Such expansion of the dome, with resulting reduction of its internal pressure, urges the outlet valve 35 upwardly to seated or closed relation against the upper housing member 10, while unseating the inlet valve 33 and drawing liquid from the container C upwardly through the intake passage portions or sections 23, 22, 21, 34 and 35 into the pump chamber 31. The deformation of the dome 25 will normally maintain the vent passage 44 open until the expansion cycle nears completion, and the return movement of the parts has progressed somewhat beyond the positions shown in FIG. 5, thus permitting atmospheric air to be drawn freely into the container C as necessary to replace liquid which was discharged on the preceding compression stroke of the pump.
By virtue of the novel structure herein disclosed, the unitary diaphragm 25, in addition to defining the variable volume pump chamber, includes unitary portions which function as intake and discharge valves, as well as providing portions of the liquid discharge path from the container to the atmosphere, and providing all the necessary gasket or sealing functions between the pump housing members. In addition, in the preferred embodiment, the diaphragm 25 is so associated with the respective pump housing members as to facilitate their assembly in properly oriented relation to both the diaphragm and to each other.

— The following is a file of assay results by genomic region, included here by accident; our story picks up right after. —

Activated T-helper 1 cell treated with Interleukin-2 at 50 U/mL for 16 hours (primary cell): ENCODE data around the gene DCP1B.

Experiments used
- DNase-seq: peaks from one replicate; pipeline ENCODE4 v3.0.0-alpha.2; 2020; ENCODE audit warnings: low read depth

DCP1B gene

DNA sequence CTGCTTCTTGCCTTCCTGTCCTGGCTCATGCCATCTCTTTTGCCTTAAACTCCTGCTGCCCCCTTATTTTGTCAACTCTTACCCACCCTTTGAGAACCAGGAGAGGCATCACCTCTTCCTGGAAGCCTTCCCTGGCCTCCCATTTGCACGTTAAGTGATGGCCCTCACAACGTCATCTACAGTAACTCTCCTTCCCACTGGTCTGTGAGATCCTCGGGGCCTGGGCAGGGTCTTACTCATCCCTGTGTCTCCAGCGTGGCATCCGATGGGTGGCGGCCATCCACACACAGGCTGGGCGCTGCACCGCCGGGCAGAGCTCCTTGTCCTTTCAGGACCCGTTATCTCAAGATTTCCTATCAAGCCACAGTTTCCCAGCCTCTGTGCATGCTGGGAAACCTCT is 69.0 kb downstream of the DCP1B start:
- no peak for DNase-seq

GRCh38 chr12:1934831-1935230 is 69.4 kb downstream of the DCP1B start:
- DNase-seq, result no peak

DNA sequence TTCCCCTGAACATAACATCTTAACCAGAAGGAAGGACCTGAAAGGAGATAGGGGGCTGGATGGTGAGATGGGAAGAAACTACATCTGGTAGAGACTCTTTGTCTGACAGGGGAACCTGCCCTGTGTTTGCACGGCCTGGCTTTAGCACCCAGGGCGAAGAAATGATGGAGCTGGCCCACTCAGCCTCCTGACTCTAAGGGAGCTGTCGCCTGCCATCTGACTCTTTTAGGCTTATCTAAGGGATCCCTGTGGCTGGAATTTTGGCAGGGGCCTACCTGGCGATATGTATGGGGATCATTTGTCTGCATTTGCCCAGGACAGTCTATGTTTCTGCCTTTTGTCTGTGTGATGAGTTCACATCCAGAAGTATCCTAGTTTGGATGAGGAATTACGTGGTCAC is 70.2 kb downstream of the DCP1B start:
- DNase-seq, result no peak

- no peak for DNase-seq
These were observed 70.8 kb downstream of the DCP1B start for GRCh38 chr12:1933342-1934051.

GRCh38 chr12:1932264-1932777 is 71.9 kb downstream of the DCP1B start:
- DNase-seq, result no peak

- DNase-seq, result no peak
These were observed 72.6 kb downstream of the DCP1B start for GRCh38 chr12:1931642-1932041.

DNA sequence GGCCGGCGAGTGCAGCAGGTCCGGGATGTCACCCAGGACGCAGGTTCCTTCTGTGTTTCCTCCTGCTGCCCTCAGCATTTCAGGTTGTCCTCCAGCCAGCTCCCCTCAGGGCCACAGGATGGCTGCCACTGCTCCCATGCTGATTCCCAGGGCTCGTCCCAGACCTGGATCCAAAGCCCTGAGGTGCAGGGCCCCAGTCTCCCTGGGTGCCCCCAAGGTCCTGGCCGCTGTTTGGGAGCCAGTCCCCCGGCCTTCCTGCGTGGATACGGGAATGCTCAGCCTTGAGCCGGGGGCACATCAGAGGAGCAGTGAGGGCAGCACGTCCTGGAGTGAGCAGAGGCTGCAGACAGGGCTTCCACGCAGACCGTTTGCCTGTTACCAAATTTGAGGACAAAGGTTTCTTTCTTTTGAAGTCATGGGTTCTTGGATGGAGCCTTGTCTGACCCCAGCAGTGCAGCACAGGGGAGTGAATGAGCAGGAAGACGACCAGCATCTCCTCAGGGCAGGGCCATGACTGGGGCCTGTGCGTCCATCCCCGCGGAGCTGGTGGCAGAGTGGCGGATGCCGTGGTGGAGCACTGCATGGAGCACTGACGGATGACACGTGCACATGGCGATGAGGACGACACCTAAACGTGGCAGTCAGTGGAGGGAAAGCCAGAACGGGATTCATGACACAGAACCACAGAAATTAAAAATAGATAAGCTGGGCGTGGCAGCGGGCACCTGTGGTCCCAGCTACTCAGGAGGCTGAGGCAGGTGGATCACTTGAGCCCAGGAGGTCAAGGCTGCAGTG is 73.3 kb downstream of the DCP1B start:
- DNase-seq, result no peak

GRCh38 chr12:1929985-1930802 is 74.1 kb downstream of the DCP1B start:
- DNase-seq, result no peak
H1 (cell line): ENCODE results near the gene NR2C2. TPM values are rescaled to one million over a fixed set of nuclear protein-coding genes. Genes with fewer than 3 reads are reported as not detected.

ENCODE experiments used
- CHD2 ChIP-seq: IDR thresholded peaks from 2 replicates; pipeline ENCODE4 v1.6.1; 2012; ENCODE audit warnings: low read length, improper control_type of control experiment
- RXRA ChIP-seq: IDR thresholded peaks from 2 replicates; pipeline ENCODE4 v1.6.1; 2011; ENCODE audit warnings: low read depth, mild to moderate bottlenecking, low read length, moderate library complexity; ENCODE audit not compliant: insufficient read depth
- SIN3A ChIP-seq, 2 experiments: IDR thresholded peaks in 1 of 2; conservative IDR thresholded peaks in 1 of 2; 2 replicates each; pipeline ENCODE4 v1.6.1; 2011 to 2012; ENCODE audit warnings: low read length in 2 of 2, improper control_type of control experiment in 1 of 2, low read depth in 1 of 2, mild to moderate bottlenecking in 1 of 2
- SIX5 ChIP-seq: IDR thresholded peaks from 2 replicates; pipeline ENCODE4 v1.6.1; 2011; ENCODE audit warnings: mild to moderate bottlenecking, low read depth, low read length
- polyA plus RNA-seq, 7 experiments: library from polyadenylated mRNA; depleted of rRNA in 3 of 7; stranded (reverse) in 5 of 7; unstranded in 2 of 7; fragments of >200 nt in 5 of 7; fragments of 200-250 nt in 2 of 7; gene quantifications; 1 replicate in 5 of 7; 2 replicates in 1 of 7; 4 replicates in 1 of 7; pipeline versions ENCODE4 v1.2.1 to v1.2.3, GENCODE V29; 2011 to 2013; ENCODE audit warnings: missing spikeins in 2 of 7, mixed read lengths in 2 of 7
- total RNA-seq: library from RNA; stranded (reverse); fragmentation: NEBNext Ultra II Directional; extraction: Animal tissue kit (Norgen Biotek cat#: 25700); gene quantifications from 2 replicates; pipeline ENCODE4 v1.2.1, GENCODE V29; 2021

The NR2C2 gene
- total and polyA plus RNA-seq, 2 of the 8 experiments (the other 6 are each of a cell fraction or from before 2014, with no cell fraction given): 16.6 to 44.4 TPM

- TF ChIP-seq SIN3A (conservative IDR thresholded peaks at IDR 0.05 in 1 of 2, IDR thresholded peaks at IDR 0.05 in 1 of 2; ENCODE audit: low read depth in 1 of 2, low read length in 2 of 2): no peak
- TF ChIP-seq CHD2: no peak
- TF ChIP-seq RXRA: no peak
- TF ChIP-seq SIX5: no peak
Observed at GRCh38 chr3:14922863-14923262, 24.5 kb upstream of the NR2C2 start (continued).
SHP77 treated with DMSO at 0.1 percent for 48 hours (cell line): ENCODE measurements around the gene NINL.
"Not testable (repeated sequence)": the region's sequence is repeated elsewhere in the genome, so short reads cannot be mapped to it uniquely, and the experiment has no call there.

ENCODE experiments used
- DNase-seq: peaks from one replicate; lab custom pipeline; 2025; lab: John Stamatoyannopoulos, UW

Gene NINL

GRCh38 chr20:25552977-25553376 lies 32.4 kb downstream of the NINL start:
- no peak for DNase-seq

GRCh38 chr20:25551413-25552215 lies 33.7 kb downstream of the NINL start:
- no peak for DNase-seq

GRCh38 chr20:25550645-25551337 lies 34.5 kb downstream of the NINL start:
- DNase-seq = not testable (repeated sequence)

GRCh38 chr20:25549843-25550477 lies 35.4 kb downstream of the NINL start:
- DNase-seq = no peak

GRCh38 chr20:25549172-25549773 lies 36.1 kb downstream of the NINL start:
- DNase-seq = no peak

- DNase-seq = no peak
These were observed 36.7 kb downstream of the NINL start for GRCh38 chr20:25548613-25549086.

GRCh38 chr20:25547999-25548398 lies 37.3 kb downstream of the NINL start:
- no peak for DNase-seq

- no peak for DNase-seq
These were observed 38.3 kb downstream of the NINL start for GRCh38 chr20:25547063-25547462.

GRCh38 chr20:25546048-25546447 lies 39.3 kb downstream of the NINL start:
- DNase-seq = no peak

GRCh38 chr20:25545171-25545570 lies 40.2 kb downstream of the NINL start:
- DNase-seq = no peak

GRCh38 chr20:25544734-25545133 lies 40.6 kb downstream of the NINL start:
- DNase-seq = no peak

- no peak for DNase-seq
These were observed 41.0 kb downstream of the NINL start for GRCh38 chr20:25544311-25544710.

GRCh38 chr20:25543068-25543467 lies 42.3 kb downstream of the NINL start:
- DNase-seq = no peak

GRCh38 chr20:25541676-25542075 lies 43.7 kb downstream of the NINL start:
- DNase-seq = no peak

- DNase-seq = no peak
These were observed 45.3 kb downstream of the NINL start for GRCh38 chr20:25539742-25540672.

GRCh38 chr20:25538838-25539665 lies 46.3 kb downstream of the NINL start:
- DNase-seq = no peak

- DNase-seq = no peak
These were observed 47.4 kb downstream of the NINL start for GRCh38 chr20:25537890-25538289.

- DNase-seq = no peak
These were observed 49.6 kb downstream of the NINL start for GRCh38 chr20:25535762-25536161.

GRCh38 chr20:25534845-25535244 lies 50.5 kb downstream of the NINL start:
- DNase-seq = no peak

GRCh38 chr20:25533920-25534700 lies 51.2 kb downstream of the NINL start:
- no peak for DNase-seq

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|U.S. Classification||222/207, 222/214, 417/479|
|International Classification||F04B43/02, F04B9/14, G01F11/08, B05B11/00, F04B43/00, F04B53/10|
|Cooperative Classification||B05B11/0016, F04B43/0063, F04B53/1092, B05B11/3033, B05B11/303, G01F11/08|
|European Classification||B05B11/30E5B, B05B11/30E7, F04B53/10T2, G01F11/08, F04B43/00D8B|
|6 Dec 1983||AS||Assignment|
Owner name: CALMAR, INC., 333 SOUTHL TURNBULL CANYON ROAD, CIT
Free format text: ASSIGNMENT OF ASSIGNORS INTEREST.;ASSIGNOR:DIAMOND INTERNATIONAL CORPORATION;REEL/FRAME:004199/0053
Effective date: 19831118
Owner name: CALMAR, INC., 333 SOUTHL TURNBULL CANYON ROAD, CIT
Free format text: ASSIGNMENT OF ASSIGNORS INTEREST;ASSIGNOR:DIAMOND INTERNATIONAL CORPORATION;REEL/FRAME:004199/0053
Effective date: 19831118
|19 Dec 1988||AS||Assignment|
Owner name: CITICORP NORTH AMERICA, INC., AS AGENT, CALIFORNIA
Free format text: SECURITY INTEREST;ASSIGNOR:CALMAR INC.;REEL/FRAME:005020/0974
Effective date: 19881208
|10 Jan 1992||AS||Assignment|
Owner name: UNITED STATES TRUST COMPANY OF NEW YORK, NEW YORK
Free format text: SECURITY INTEREST;ASSIGNOR:CALMAR INC.;REEL/FRAME:006608/0452
Effective date: 19911223